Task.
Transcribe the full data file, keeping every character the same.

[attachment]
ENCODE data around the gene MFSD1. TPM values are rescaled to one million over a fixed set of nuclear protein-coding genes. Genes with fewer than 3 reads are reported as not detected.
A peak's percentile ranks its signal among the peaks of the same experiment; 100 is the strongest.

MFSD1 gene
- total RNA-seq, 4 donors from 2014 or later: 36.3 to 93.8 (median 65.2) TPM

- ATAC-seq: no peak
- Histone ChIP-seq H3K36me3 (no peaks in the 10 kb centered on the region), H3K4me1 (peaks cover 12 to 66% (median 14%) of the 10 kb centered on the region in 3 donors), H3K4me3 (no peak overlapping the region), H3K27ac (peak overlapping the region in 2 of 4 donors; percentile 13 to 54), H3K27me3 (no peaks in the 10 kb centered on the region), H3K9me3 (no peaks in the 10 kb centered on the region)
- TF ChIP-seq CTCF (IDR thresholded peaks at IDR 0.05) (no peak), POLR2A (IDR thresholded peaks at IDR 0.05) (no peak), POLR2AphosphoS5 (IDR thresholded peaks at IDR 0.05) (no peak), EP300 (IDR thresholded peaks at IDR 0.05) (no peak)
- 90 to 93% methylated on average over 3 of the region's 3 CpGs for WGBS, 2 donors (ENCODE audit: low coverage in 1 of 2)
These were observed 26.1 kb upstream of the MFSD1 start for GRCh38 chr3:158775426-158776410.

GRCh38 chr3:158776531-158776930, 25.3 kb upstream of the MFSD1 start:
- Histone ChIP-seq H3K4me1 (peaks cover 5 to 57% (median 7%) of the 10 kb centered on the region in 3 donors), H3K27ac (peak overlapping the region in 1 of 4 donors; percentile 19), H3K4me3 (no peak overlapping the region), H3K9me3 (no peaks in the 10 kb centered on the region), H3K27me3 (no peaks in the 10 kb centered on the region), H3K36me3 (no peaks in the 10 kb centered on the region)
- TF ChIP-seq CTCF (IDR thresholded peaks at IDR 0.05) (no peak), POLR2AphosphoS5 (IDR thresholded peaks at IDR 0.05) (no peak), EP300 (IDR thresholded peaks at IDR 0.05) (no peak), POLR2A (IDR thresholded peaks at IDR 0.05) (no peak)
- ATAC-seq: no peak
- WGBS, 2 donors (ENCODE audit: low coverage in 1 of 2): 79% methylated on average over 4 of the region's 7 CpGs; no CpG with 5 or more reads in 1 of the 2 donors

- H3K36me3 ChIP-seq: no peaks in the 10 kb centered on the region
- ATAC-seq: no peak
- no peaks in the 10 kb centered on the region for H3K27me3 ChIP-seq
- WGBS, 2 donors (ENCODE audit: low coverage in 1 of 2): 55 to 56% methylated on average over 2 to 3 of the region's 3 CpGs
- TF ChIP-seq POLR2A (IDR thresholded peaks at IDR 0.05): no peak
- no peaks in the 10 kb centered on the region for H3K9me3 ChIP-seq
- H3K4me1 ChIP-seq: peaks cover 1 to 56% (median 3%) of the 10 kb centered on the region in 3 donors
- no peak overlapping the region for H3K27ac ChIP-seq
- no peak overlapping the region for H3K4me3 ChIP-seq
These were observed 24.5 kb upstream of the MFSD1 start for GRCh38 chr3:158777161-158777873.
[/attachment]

ENCODE data around the gene MFSD1. TPM values are rescaled to one million over a fixed set of nuclear protein-coding genes. Genes with fewer than 3 reads are reported as not detected.
A peak's percentile ranks its signal among the peaks of the same experiment; 100 is the strongest.

MFSD1 gene
- total RNA-seq, 4 donors from 2014 or later: 36.3 to 93.8 (median 65.2) TPM

- ATAC-seq: no peak
- Histone ChIP-seq H3K36me3 (no peaks in the 10 kb centered on the region), H3K4me1 (peaks cover 12 to 66% (median 14%) of the 10 kb centered on the region in 3 donors), H3K4me3 (no peak overlapping the region), H3K27ac (peak overlapping the region in 2 of 4 donors; percentile 13 to 54), H3K27me3 (no peaks in the 10 kb centered on the region), H3K9me3 (no peaks in the 10 kb centered on the region)
- TF ChIP-seq CTCF (IDR thresholded peaks at IDR 0.05) (no peak), POLR2A (IDR thresholded peaks at IDR 0.05) (no peak), POLR2AphosphoS5 (IDR thresholded peaks at IDR 0.05) (no peak), EP300 (IDR thresholded peaks at IDR 0.05) (no peak)
- 90 to 93% methylated on average over 3 of the region's 3 CpGs for WGBS, 2 donors (ENCODE audit: low coverage in 1 of 2)
These were observed 26.1 kb upstream of the MFSD1 start for GRCh38 chr3:158775426-158776410.

GRCh38 chr3:158776531-158776930, 25.3 kb upstream of the MFSD1 start:
- Histone ChIP-seq H3K4me1 (peaks cover 5 to 57% (median 7%) of the 10 kb centered on the region in 3 donors), H3K27ac (peak overlapping the region in 1 of 4 donors; percentile 19), H3K4me3 (no peak overlapping the region), H3K9me3 (no peaks in the 10 kb centered on the region), H3K27me3 (no peaks in the 10 kb centered on the region), H3K36me3 (no peaks in the 10 kb centered on the region)
- TF ChIP-seq CTCF (IDR thresholded peaks at IDR 0.05) (no peak), POLR2AphosphoS5 (IDR thresholded peaks at IDR 0.05) (no peak), EP300 (IDR thresholded peaks at IDR 0.05) (no peak), POLR2A (IDR thresholded peaks at IDR 0.05) (no peak)
- ATAC-seq: no peak
- WGBS, 2 donors (ENCODE audit: low coverage in 1 of 2): 79% methylated on average over 4 of the region's 7 CpGs; no CpG with 5 or more reads in 1 of the 2 donors

- H3K36me3 ChIP-seq: no peaks in the 10 kb centered on the region
- ATAC-seq: no peak
- no peaks in the 10 kb centered on the region for H3K27me3 ChIP-seq
- WGBS, 2 donors (ENCODE audit: low coverage in 1 of 2): 55 to 56% methylated on average over 2 to 3 of the region's 3 CpGs
- TF ChIP-seq POLR2A (IDR thresholded peaks at IDR 0.05): no peak
- no peaks in the 10 kb centered on the region for H3K9me3 ChIP-seq
- H3K4me1 ChIP-seq: peaks cover 1 to 56% (median 3%) of the 10 kb centered on the region in 3 donors
- no peak overlapping the region for H3K27ac ChIP-seq
- no peak overlapping the region for H3K4me3 ChIP-seq
These were observed 24.5 kb upstream of the MFSD1 start for GRCh38 chr3:158777161-158777873.